My business model is simple. When I am on the road I am listening to conversations around the halls of the National Press Club, Brookings Institute, and recently attended Applying Big Data to Address the Social Determinants of Health in Oncology: A National Cancer Policy Forum Workshop In Collaboration with the Committee on Applied and Theoretical Statistics.
When I am lucky enough to be working out of my home office I start most days with a morning run with Fred--my. hound. I queue up podcasts from a broad range of interests and arrive home filled with new "sprinkles".
I am waiting to share a full post as I am holding a workshop this week--you can sign up here Big Data on a Less Big Budget (meanwhile, I don't want to give away the goods) and speaking at Women In Tech Summit next week. But the serendipity of my chosen topic from the Tableau Fringe Festival and a common thread of data skill workshops was surprisingly realized in both the National Cancer Policy Forum and this morning's podcast from my 9-mile run.
The LSE Public Lectures are a dynamic series of timely topics where I am able to consider at length discussions around economics and political science serving about global discourse on a wide variety of topics. Today the discussion was around ordinal citizenship or even better--eigencapital.
I imagine this as an application of eigenvalues and vectors--"An eigenvalue is a number, telling you how much variance there is in the data in that direction, in the example above the eigenvalue is a number telling us how spread out the data is on the line."
My undergraduate students have been having a tough time understanding qualitative ordinal and nominal data types. I was gobsmacked and more than just a little interested to listen to a podcast on ordinal citizenship. I found it compelling and a novel foundation to introduce variable selection when measuring and defining relationships like poverty, race, and yes--even citizenship.
"As digital technologies have enabled a broadening of economic and social incorporation, the possibilities for classifying, sorting, slotting and scaling people have also grown and diversified. New ways of measuring and demonstrating merit have sprung up, some better accepted than others. Institutions, both market and state, find themselves compelled to build up and exploit this efficient, proliferating, fine-grained knowledge in order to manage individual claims on resources and opportunities.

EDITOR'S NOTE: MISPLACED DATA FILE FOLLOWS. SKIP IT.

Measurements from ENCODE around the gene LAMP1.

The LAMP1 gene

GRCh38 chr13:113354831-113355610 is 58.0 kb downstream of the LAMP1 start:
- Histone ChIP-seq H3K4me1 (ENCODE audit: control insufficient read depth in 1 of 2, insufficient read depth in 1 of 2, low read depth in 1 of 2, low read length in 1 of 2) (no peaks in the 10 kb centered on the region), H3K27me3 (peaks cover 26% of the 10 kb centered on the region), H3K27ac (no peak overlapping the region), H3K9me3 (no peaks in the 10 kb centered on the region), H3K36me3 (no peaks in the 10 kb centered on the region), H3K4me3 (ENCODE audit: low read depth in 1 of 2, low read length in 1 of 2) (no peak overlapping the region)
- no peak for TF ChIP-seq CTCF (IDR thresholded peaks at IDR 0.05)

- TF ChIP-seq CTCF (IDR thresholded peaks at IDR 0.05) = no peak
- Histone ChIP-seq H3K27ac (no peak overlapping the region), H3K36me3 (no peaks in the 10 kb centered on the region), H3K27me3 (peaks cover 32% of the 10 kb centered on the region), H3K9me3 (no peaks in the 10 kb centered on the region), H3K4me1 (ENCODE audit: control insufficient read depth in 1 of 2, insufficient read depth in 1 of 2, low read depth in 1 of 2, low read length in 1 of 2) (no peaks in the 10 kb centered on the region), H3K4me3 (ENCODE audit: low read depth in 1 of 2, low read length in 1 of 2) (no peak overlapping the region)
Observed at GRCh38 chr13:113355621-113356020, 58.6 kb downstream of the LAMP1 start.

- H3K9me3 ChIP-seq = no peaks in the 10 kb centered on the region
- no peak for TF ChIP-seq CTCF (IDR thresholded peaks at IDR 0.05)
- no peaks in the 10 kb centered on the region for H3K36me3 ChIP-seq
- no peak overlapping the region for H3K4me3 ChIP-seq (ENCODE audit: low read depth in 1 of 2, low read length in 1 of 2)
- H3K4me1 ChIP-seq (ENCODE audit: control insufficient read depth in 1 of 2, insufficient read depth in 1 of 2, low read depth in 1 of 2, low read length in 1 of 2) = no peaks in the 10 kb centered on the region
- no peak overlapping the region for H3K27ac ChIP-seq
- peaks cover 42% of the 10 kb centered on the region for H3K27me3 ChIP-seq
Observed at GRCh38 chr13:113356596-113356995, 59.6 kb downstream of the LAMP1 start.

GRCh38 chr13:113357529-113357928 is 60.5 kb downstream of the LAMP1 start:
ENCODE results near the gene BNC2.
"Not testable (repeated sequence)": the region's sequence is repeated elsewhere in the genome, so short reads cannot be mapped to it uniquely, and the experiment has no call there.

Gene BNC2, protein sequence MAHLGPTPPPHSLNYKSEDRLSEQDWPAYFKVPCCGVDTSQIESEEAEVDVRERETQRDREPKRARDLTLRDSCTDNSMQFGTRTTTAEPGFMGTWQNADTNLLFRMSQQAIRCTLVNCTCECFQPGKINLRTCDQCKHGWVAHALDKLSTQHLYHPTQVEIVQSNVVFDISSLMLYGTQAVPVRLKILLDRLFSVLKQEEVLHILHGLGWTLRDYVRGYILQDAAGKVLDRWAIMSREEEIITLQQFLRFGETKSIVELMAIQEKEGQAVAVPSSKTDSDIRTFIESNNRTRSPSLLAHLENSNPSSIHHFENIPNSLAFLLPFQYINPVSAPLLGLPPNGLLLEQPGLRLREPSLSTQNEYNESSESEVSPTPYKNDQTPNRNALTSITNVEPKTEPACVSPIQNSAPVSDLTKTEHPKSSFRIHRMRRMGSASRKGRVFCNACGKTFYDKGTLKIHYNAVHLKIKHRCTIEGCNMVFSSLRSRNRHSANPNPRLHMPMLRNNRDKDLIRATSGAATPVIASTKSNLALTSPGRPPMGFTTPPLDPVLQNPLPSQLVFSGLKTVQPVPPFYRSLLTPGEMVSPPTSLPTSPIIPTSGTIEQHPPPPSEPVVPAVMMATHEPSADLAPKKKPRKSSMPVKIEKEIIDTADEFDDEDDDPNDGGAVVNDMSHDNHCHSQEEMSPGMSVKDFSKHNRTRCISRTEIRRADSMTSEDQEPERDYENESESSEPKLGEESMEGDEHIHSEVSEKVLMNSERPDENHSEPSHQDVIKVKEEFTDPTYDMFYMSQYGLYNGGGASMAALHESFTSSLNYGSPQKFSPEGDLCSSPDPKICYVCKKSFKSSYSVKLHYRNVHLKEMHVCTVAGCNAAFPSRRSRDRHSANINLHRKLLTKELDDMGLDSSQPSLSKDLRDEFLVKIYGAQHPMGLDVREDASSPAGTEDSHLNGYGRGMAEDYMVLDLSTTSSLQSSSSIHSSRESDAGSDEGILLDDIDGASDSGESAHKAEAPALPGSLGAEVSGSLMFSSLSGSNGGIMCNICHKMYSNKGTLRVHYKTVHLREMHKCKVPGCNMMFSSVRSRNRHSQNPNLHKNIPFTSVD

Although this slide was part of yesterday's discussions it comes to mind for linking all the disparates thoughts informing my analyses this afternoon. In healthcare we talk a lot about value-based care and "quality".
But are we prepared to explore the social risk factors that influence patient outcomes beyond the type of care the patients receive?
Big Data on a Less Big Budget
When you become data curious you begin to notice the vagueness of descriptors and measures in the clinical and political literature. I see surveys where the very thing they intend to measure lacks a definition. Or headlines lacking clarification of what the numerator and denominator might be in their claim. Alarming reductions and increases in benefits or risks lack context but still our heart rates increase and we lean into the new normal of agitation and fear.
We can become data literate and seek the answers we need. As an analyst, if I am asked to discuss poverty for example, this requires a longer, deeper and often existential conversation.
We have advanced in our understanding of the complexity of poverty. Not unlike how we talk about health and social correlates of health, poverty is not simply one thing. When we analyze a numerical variable and consider those values as representative of our analyses we are being short-sighted. The categorical variables need to be included as well.